Nav: Home

Using seaweed to kill invasive ants

May 18, 2017

RIVERSIDE, Calif. -- Scientists at the University of California, Riverside have developed an inexpensive, biodegradable, seaweed-based ant bait that can help homeowners and farmers control invasive Argentine ant populations.

The researchers found the "hydrogel" baits, which look like liquid gel pills but have a jello-like consistency, reduced ant populations 40 to 68 percent after four weeks. After a second treatment, between weeks four and five, ant population reductions were maintained at 61 to 79 percent until the experiment ended after eight weeks.

"A 70 percent reduction is really successful, especially considering we are not spraying an insecticide but instead using a very targeted method that is better for the environment," said Dong-Hwan Choe, an assistant professor of entomology at UC Riverside and an assistant cooperative extension specialist. "With 70 percent control, homeowners really don't see any ants."

Jia-Wei Tay, a post-doctoral scholar in Choe's lab, is the lead author of the paper. Co-authors are Choe; Mark Hoddle, an entomologist at UC Riverside; and Ashok Mulchandani, a distinguished professor of chemical and environmental engineering.

In addition to the applications for homeowners in an urban environment, which was the focus of this paper, the hydrogels have applications in agriculture, including in citrus groves and grape vineyards.

For example, the Asian citrus psyllid has decimated citrus trees in Asia, South America, Florida and now threatens California's citrus industry. To combat the bug in California, Hoddle coordinated the release of wasps that are native to Pakistan and a natural enemy of the Asian citrus psyllid. Unexpectedly, Hoddle found Argentine ants were killing the wasps.

This summer, the team will coordinate research in citrus groves in southern California. The team wants to measure the effectiveness of hydrogels in controlling Argentine ant populations. If the hydrogel baits can control the ants, the wasps can do their job protecting citrus trees from Asian citrus psyllid, which transmit Huanglongbing, a bacterial disease that kills citrus trees.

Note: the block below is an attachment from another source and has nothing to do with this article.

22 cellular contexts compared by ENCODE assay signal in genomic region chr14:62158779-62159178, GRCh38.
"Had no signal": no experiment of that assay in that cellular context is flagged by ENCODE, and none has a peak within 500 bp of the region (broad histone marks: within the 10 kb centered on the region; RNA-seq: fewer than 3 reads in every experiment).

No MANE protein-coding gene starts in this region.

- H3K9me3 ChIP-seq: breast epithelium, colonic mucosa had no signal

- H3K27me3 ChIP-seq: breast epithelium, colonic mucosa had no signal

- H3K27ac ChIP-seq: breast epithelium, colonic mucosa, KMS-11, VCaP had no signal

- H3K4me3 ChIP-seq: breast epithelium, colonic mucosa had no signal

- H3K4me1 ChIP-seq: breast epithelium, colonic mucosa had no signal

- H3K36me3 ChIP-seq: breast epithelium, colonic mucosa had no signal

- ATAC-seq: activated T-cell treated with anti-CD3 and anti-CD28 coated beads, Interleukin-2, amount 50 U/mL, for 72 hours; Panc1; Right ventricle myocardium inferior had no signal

The Argentine ant is an invasive species with a worldwide distribution. It is a major nuisance in southern states including Georgia, South Carolina, Alabama, Mississippi, Louisiana, Florida, Tennessee, and North Carolina, and also in California. In fact, a 2007 survey found that 85 percent of all urban pest control services in California were focused on the Argentine ant.

A common method for managing the Argentine ant has been insecticide sprays. However, the downside of this tactic is that the insecticides can harm non-target organisms that do beneficial things. The misuse of the pesticide sprays can also cause environmental contamination.

As a result of these downsides, research has focused on liquid baits that use a combination of sugar water (to attract the ants) and a small amount of toxicant to kill the ants. The problem with the liquid baits is that they need to be dispensed in bait stations, which are costly to maintain.

"Hydrogels eliminate the need for the bait stations. The hydrogels are applied on the ground where the ants forage. Once an ant finds the hydrogel, it drinks from the surface of it. It then goes back to its nest and shares the toxic liquid with nest mates. The ants also create a trail to the hydrogels that their nest mates will follow," Tay said. The hydrogels are designed to be slow-acting, so it takes several days before the ants die. By that time tens of thousands will have ingested the liquid bait.

The hydrogels created by the team are highly absorbent - the material used is similar to what is used in diapers. They retain water so that they will remain attractive to ants for an extended amount of time.

The researchers used sugar water containing 0.0001 percent of the insecticide thiamethoxam in the hydrogels. "This is 100-fold less than it is used in a standard ant gel bait and 1,000 times less concentrated than spray insecticides containing thiamethoxam," Tay said.

Future research will address the potential use of the hydrogels on other pest insects as well as how quickly the hydrogels biodegrade.
-end-
The article, published in Pest Management Science, is called "Development of an alginate hydrogel to deliver aqueous bait for pest ant management." The research was funded by the California Department of Pesticide Regulation and the Early Career Chair in Urban Entomology Fund.